Posted by Joan Phaup
The increasing numbers of students studying online in recent years – many of them raising families and holding down jobs – have embraced the idea of doing all their coursework at the kitchen table, so to speak. But until recently, when it came time for a test, these students had to travel to at testing center. Many of these students raised the question: “If I can study at the kitchen table, why can’t I take an exam there, too?”
Today, taking tests from home or the office — using online monitors or proctors — is an option for certification candidates as well as students, and there are various means of providing secure testing at a distance.
Delegates to the Questionmark Users Conference in Baltimore March 3 – 6 will have the opportunity learn more about online proctoring/invigilation during a presentation on Secure Testing in Remote Environments.
Don Kassner, president of ProctorU, will co-present this session with Maureen Woodruff, who directs the Office of Test Administration at Thomas Edison State College. I spent a few minutes with Don the other day and asked for some details.
Can you explain what makes it possible to offer secure remote proctoring or monitoring?
There are three key elements to this: the environment, the computer and the test taker. The first thing we need to do is to make sure each test taker has reliable internet access and is in a fairly controlled environment. This is not about testing anywhere. It’s about testing in an environment that’s predictable. The person gets to choose the place, but it has to be in a certain kind of place. And the test taker must “show” us their environment using a webcam. Second, we have to secure their computer. Test takers use their own equipment, but we need to make sure they are not switching tasks, accessing the Internet for answers and so forth. Last, we have to secure the test taker themselves, by using a layered authentication approach to make sure they are who they say they are having our online proctors observe them as they complete their tests.
What are the biggest security challenges in delivering tests to people outside of test centers?
In a test center, you already know that the environment and the computers are secure; you can focus on the identity and behavior of the test taker. When proctoring at a distance, you have to give a lot of importance to all three of the elements I mention; there are a lot more decisions to be made about the testing process.
With online proctoring, we have to be willing to stop a testing session and say that something doesn’t meet our standards – that the test taker is not meeting the requirements and must reschedule.
We also need to be able replicate our processes across the board and make sure that the testing experience replicates no matter who is taking the test or where they are taking it. We have to focus on making sure the experience is identical for every test taker.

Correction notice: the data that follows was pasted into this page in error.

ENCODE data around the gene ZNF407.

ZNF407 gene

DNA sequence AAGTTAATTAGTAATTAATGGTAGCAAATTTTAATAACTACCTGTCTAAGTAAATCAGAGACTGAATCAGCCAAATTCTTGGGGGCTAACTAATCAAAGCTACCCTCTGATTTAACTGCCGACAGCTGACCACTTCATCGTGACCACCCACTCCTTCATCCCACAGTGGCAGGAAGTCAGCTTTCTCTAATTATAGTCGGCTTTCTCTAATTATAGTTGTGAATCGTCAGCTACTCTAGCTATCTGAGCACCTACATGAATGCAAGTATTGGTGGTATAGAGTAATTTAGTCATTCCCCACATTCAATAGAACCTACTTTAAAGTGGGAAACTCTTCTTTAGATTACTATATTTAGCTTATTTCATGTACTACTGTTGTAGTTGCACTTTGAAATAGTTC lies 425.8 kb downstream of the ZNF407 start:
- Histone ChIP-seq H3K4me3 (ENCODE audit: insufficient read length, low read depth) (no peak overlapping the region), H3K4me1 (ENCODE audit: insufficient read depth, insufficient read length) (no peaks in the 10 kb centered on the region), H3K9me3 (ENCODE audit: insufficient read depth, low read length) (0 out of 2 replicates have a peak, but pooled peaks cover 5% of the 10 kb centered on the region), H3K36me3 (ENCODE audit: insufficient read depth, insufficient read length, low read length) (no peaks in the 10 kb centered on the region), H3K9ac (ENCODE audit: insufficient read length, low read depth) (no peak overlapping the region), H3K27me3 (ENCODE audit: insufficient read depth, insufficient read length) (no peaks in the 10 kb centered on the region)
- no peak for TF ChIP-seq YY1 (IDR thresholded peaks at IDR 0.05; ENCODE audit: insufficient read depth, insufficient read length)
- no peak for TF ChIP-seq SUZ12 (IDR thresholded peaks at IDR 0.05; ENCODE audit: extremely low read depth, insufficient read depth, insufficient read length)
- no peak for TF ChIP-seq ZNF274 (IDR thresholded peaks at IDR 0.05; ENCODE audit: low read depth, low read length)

How will you address those challenges during your session?
We will introduce the basics of online proctoring and give examples of how different institutions and organizations have used it. We’ll also drill down into the details of what it takes to secure the environment, the computer and the test taker.
Maureen will share a case study about what they did at Thomas Edison State College and the important factors they had to take into account when they set up remote testing for their students. And I’ll differentiate between the factors that are important for academic institutions and those that matter the most for certification tests. Students are likely to take a number of tests and end up have a long track record. Certification candidates tend not to be repeat test takers, so that means using slightly different procedures.
What kinds of tests are best suited for online monitoring or proctoring?
If you are going to use this kind of proctoring, you really need to think about the nature and structure of the test. You are trying to minimize the risk inherent in someone taking a test, so you need to ask yourself what issues you are concerned about relative to that. Tests with large data banks are best, because they help mitigate the risks of people stealing questions or colluding. Standard tests increase the risk factor and may not be appropriate.
What would you like your audience to take away?
A real understanding on how effective this approach can be in some situations and an understanding of when it may or may not be appropriate – so they can think about their own programs and consider where they think this will fit.
Click here for more information about the conference program — and register soon!
Posted by Joan Phaup